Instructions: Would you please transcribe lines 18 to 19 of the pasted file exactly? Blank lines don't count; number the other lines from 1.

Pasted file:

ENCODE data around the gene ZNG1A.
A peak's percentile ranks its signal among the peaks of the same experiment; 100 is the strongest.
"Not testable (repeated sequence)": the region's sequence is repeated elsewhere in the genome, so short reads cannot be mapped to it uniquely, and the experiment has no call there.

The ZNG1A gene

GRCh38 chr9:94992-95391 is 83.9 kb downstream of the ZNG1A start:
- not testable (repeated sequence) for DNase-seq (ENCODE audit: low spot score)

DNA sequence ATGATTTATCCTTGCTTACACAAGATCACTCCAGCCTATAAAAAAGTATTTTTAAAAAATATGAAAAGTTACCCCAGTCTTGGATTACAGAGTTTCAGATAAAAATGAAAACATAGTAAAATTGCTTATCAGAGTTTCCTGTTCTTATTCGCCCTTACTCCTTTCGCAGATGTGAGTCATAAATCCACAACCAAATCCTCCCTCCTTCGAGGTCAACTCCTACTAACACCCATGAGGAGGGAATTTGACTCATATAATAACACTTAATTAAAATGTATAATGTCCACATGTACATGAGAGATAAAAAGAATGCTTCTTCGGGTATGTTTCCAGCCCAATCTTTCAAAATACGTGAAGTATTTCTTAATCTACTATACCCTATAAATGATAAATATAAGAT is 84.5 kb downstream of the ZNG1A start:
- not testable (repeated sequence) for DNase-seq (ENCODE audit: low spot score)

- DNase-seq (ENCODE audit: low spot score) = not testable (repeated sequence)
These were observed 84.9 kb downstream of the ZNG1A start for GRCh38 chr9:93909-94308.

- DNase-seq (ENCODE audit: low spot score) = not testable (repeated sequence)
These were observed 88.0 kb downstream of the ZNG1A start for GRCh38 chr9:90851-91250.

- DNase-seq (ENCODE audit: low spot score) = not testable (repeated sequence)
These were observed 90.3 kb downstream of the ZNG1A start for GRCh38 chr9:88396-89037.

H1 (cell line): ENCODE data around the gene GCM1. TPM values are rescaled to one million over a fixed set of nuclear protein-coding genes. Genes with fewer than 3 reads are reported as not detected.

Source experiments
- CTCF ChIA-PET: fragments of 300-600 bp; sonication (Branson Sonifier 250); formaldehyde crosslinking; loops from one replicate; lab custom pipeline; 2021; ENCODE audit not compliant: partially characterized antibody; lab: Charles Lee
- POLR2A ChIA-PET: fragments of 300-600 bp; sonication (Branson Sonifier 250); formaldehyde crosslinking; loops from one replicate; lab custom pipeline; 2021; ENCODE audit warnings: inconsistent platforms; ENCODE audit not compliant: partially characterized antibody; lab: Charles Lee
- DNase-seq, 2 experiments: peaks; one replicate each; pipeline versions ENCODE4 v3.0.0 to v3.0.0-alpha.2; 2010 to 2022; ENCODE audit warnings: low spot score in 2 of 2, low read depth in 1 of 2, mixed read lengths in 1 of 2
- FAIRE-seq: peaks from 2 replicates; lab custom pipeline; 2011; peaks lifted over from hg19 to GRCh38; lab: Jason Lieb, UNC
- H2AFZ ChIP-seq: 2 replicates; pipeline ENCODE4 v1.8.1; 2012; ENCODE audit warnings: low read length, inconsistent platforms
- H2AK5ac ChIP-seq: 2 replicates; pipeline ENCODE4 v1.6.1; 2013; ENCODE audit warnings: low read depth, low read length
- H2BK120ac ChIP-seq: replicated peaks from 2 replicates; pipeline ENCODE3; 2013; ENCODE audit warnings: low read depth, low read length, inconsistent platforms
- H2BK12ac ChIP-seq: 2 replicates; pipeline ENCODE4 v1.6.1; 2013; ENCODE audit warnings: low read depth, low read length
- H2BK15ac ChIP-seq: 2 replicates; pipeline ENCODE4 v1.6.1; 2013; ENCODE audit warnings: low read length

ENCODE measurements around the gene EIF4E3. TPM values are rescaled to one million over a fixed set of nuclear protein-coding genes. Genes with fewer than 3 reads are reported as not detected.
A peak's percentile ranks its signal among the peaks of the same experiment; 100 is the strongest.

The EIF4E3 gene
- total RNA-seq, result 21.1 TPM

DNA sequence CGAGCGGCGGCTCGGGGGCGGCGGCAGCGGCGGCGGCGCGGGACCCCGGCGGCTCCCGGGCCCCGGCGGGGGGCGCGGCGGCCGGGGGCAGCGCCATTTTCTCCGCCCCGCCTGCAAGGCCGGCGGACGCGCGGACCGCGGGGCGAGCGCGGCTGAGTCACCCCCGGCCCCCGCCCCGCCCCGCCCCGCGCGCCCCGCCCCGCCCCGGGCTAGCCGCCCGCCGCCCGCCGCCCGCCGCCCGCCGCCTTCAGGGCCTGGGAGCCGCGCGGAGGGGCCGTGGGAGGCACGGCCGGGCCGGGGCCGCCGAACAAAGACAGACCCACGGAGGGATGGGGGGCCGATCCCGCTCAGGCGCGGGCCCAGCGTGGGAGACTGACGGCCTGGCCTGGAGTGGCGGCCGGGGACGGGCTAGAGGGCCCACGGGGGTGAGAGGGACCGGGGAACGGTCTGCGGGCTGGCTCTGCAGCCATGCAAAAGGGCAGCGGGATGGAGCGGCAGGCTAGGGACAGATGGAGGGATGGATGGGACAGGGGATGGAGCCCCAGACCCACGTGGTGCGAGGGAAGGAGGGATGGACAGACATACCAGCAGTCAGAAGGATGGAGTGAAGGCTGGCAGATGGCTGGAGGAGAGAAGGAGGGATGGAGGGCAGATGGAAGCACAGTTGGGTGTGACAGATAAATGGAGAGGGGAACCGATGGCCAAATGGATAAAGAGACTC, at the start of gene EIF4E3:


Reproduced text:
- POLR2A ChIA-PET: fragments of 300-600 bp; sonication (Branson Sonifier 250); formaldehyde crosslinking; loops from one replicate; lab custom pipeline; 2021; ENCODE audit warnings: inconsistent platforms; ENCODE audit not compliant: partially characterized antibody; lab: Charles Lee
- DNase-seq, 2 experiments: peaks; one replicate each; pipeline versions ENCODE4 v3.0.0 to v3.0.0-alpha.2; 2010 to 2022; ENCODE audit warnings: low spot score in 2 of 2, low read depth in 1 of 2, mixed read lengths in 1 of 2